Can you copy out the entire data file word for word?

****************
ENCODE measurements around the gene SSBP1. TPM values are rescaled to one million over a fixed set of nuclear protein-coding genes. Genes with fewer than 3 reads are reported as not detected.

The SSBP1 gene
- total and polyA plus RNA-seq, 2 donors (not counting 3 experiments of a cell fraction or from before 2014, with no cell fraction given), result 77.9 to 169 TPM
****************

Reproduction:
ENCODE measurements around the gene SSBP1. TPM values are rescaled to one million over a fixed set of nuclear protein-coding genes. Genes with fewer than 3 reads are reported as not detected.

The SSBP1 gene
- total and polyA plus RNA-seq, 2 donors (not counting 3 experiments of a cell fraction or from before 2014, with no cell fraction given), result 77.9 to 169 TPM